“Dinner with Friends” (Friendsgiving) (2020)
Running time: 95 minutes
Written and Directed by: Nicol Paone
Featuring: Malin Åkerman, Kat Dennings, Aisha Tyler, Chelsea Peretti, Christine Taylor, Jane Seymour, Deon Cole, Wanda Sykes, Margaret Cho, Fortune Feimster, Jack Donnelly and Ryan Hansen
Released recently on DVD is the movie “Dinner with Friends” (2020) which has been retitled for distribution outside of the US, its original title was “Friendsgiving” a play on the word Thanksgiving which is a popular holiday in the US one that is supposed to bring family and friends together it began as a day of giving thanks and sacrifice for the blessing of the harvest and of the preceding year. That is an old fashioned look at what the Holiday is but of course it has changed over the years, not only that it has become a mainstay of popular culture so producing a movie based around the day is not new so it may seem like a no brainer to create a comedy within that familiar framework.
Many holidays especially those involving bringing families together around a table are fraught with conflict as anyone who has been involved with one will tell you. They become most fractious when those family members have either not met for some time or only come together around these times. So in thinking about that what the movie “Dinner with Friends” is attempting to bring out is that friends and family are completely interchangeable, which of course is completely flawed as the old saying goes, you choose your friends, you don’t choose your family.
The movie is based around Molly (Malin Akerman), apparently: A semi-famous actor and recently divorced single mom, she has a career on the up, an adorable baby and a vast house in plush Los Angeles suburbia, though we’re told repeatedly that she’s in a tailspin. Cue a big social blowout on Thanksgiving, so she can shake out the cobwebs and be her best self. A photo-album opening credit sequence helpfully outlines the connection between Molly and her childhood best friend (and now roommate) Abby (Kat Dennings), a lightly caustic, newly-out lesbian still reeling from a breakup with her first female partner. Molly and Abby’s initial plan for the holiday is simply to eat their feelings together with only the former’s infant son for company. However, when Molly invites vivacious mutual friend Lauren (Aisha Tyler) to join them after her family’s travel plans fall through, and further extends the invitation to her puppyish British rebound lover Jeff (Jack Donnelly), the floodgates are opened and the house party builds.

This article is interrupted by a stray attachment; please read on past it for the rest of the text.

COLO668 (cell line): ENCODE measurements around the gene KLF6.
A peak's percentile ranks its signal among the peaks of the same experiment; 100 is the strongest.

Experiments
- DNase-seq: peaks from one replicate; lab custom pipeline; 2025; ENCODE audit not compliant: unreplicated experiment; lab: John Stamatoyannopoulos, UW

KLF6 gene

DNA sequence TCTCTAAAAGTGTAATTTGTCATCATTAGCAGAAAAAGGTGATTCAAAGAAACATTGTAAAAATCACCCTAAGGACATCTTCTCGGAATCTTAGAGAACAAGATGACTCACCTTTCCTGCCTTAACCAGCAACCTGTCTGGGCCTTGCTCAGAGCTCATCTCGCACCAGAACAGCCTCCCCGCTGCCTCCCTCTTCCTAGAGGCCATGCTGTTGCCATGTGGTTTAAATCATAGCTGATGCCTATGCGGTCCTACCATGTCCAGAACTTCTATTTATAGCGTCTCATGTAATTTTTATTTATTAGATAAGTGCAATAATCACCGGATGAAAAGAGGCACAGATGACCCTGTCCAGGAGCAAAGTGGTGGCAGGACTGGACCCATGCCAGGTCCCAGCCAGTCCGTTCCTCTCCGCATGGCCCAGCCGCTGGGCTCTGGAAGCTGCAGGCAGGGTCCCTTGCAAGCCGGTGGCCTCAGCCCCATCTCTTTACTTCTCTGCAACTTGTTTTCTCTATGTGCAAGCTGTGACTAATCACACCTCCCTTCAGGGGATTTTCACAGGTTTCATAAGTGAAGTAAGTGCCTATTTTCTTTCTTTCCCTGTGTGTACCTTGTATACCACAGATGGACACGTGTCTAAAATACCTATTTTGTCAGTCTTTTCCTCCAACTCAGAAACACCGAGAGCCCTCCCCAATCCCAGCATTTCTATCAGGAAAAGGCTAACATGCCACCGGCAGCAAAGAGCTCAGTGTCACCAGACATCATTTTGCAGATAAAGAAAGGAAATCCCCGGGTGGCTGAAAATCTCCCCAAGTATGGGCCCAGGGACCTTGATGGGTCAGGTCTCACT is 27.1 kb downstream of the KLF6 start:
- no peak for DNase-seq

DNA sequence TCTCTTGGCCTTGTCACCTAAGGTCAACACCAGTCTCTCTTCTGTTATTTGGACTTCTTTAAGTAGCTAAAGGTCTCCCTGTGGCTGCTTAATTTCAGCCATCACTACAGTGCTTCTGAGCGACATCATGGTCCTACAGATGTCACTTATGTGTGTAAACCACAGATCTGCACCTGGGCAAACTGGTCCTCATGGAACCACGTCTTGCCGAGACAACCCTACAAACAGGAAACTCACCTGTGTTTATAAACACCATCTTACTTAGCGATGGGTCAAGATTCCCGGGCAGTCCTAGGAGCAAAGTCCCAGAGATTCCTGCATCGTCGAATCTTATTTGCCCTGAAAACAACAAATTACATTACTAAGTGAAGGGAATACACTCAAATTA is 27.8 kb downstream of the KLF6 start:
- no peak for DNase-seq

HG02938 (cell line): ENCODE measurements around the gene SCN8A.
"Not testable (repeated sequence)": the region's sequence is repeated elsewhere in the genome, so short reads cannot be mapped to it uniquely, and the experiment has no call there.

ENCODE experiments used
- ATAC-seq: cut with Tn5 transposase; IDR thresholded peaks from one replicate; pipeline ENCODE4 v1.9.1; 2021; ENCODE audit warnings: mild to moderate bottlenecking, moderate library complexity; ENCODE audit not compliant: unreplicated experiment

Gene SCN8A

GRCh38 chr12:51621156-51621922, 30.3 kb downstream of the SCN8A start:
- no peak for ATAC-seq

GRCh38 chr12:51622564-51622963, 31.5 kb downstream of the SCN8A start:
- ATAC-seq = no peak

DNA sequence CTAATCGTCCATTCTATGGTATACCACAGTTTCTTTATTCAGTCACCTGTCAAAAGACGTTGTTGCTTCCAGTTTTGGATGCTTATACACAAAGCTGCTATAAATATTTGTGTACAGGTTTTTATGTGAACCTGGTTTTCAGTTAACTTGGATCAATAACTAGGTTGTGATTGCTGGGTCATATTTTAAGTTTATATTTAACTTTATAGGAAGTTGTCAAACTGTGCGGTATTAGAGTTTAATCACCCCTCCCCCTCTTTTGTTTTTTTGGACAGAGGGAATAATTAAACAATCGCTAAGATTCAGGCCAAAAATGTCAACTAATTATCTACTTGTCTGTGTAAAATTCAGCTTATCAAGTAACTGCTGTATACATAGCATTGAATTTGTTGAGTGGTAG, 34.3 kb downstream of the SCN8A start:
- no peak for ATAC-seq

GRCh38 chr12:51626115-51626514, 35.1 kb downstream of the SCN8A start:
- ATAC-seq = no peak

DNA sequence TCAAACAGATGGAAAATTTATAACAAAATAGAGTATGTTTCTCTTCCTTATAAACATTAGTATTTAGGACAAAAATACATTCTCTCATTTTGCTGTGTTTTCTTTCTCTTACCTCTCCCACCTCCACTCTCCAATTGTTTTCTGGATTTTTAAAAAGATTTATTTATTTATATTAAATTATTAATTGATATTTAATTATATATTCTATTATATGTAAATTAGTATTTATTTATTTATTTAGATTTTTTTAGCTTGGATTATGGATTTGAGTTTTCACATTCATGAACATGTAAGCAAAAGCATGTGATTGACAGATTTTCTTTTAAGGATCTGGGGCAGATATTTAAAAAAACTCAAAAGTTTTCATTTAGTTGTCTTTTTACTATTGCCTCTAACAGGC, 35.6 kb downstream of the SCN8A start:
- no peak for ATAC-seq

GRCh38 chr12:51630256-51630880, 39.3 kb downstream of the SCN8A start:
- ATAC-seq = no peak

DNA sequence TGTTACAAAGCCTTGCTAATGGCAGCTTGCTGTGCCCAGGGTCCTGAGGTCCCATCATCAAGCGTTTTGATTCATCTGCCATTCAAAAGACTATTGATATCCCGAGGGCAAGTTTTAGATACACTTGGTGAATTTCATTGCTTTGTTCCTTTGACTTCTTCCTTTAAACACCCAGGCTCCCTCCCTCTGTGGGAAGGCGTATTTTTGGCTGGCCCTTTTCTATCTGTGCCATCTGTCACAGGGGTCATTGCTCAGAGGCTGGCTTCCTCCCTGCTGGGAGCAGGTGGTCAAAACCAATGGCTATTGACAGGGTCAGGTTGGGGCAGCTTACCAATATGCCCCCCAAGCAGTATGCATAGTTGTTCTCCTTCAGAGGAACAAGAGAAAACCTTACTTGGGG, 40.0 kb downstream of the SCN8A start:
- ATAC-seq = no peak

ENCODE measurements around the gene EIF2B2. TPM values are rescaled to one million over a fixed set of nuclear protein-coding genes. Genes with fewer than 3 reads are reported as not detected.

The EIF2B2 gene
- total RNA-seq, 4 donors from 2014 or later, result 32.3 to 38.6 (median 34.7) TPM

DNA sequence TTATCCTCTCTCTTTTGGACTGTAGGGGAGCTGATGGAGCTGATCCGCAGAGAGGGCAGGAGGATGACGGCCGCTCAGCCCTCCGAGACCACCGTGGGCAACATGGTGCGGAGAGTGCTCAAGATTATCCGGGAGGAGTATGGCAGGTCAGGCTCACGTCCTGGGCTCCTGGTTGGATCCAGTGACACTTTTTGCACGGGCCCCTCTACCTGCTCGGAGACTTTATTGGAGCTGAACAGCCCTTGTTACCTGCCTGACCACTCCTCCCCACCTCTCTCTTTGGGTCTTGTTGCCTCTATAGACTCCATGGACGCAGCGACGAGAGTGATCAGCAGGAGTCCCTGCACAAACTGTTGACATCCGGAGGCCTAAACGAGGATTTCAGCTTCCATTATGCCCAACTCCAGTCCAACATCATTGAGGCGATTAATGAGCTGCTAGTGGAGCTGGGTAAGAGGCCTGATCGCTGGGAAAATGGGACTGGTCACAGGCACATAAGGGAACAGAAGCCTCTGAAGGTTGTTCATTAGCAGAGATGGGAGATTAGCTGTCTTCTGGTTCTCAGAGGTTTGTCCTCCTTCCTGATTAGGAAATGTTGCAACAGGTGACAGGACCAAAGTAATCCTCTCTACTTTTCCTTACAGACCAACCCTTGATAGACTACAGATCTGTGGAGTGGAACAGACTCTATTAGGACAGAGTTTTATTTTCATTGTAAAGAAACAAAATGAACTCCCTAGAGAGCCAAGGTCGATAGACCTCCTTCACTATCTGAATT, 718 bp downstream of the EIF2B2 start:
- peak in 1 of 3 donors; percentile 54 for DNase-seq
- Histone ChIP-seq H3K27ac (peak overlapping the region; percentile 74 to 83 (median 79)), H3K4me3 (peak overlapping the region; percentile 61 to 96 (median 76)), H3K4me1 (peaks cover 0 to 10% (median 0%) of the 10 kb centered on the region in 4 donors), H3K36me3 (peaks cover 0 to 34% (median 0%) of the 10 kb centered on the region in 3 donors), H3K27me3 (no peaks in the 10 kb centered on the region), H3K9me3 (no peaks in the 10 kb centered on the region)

It may come as not surprise that writer/director Nicol Paone has never written or directed a feature before “Dinner with Friends” which becomes obvious as there is really very little plot and the narrative is built around seperate scenes that are tenuously linked together with little regard for the actual holiday itself. It may come, however, as no surprise that Paone is mostly known as an actress which may explain how she has been able to bring in many actors that are far too good for this material. In fact their presence may indicate material of a far better nature but after half an hour audiences know exactly what they are watching and it is not great, which is a real shame as there have been plenty of movies similar to this, one excellent example is the Christmas based comedy/drama “The Family Stone” (2005) that proved there is not only a market for this genre but it can be done in an original way while using a family framework.
In terms of the casting while not an absolutely A grade one it is definitely a all B cast which is saying something as a majority of the main characters are female, as well as mostly from underrepresented demographics which at times seems a little pandering and obvious but the main character is an actress and obviously a far left one at that. The problem is that when creating conflict with people who are all pretty much the same it can be not only difficult but unbelievable especially in 2021 when we know that people are actually drawn apart along political lines. So no matter that the cast includes Malin Åkerman, Kat Dennings, Aisha Tyler, Chelsea Peretti, Christine Taylor, Jane Seymour, Wanda Sykes, Margaret Cho, Jack Donnelly and Ryan Hansen they all seem a little one note and wasted. There is no doubt that this cast are known for their comedic chops so it is a wonder that they are unable to breathe some life and originality into this movie.
It is difficult to avoid that this movie has been released into a time of pandemic which means many people have not or should not have had gatherings like this to avoid the spread of infection. So the actual narrative is full of light as well as a pop music soundtrack that seems intent on making sure people know this is a light affair, but there is now a darkness that envelops gatherings of all kinds and that is missed here. If that material has been better or original then the idea of a pandemic could have been curtailed but that is the lens in which everything is now viewed at least for the immediate present as well the future.